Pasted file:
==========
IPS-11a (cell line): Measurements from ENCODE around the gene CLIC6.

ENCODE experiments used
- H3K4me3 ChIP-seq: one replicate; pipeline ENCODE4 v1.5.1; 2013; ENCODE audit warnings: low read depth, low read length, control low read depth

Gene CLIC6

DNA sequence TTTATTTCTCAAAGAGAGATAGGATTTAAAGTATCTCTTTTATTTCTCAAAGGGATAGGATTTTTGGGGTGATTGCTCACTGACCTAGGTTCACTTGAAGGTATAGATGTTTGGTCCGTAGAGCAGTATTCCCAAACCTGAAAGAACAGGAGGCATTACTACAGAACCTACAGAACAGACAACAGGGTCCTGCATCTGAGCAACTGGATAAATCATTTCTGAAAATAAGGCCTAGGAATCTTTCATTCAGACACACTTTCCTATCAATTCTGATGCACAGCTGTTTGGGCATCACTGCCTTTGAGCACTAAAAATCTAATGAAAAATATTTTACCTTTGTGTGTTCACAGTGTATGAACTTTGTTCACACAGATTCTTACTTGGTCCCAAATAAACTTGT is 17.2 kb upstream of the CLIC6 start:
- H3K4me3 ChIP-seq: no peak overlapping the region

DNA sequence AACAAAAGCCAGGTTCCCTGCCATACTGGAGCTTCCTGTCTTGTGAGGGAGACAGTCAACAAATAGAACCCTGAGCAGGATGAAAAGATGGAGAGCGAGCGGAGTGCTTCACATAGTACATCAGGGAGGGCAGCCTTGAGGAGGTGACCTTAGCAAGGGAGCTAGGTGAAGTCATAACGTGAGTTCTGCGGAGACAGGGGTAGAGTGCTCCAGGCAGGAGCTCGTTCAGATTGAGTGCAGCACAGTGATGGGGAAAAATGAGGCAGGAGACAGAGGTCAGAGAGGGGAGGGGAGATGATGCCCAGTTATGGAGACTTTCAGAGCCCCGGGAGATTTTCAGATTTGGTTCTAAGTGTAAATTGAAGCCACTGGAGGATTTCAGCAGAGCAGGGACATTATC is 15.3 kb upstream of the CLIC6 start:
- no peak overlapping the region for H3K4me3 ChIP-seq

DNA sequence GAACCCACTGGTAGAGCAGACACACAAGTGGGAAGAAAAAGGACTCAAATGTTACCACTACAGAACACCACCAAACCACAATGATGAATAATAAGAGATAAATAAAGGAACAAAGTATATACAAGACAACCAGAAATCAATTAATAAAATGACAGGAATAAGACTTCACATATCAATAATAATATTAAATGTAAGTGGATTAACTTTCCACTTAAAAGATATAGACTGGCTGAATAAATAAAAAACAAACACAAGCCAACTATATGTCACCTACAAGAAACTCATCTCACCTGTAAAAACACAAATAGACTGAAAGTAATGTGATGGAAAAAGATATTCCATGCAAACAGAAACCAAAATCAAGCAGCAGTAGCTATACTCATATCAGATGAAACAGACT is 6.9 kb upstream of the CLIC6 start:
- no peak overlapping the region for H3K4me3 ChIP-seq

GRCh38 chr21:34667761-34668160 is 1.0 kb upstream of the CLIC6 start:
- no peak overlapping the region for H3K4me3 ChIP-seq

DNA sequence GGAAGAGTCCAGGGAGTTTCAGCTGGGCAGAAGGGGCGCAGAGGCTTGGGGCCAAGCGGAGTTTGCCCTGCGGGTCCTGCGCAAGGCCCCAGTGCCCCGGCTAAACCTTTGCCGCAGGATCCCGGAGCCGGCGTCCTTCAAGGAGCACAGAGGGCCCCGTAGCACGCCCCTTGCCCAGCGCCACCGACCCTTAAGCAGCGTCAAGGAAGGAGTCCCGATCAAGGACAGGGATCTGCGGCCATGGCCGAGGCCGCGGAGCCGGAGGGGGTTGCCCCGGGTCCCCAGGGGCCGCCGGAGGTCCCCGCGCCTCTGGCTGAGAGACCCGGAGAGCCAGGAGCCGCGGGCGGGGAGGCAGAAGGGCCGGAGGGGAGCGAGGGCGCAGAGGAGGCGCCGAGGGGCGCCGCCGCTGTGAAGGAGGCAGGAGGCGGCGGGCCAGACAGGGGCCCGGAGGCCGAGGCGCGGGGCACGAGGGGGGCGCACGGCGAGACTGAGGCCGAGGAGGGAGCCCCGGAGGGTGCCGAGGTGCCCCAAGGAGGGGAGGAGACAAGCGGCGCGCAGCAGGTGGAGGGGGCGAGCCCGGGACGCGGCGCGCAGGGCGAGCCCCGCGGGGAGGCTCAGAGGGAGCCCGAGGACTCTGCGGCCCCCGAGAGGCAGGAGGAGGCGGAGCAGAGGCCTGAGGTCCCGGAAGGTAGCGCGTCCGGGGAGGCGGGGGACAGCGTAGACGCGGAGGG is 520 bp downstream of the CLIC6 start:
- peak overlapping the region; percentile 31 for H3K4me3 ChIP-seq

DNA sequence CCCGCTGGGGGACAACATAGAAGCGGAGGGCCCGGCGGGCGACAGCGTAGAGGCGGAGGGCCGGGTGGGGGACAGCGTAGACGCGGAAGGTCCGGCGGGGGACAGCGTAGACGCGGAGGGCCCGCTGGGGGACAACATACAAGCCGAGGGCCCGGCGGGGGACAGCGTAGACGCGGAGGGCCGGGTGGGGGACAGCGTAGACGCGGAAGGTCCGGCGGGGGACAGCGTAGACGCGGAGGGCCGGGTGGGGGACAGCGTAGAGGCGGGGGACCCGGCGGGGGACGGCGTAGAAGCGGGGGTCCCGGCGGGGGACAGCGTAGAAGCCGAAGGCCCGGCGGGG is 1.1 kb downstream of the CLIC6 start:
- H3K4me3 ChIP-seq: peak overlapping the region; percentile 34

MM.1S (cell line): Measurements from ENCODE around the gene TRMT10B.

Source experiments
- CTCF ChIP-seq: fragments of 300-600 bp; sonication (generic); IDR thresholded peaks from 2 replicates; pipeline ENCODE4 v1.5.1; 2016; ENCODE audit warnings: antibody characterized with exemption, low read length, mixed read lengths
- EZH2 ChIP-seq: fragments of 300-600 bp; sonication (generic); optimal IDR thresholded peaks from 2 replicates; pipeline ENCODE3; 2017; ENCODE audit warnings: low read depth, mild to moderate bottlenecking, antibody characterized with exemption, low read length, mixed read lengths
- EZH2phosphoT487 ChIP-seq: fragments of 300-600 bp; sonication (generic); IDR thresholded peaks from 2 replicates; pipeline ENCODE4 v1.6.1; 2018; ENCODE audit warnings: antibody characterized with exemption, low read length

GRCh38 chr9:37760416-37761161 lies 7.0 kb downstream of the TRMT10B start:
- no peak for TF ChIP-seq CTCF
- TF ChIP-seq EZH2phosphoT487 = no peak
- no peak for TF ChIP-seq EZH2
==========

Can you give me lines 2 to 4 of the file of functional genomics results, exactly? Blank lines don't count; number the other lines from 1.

ENCODE experiments used
- H3K4me3 ChIP-seq: one replicate; pipeline ENCODE4 v1.5.1; 2013; ENCODE audit warnings: low read depth, low read length, control low read depth

Gene CLIC6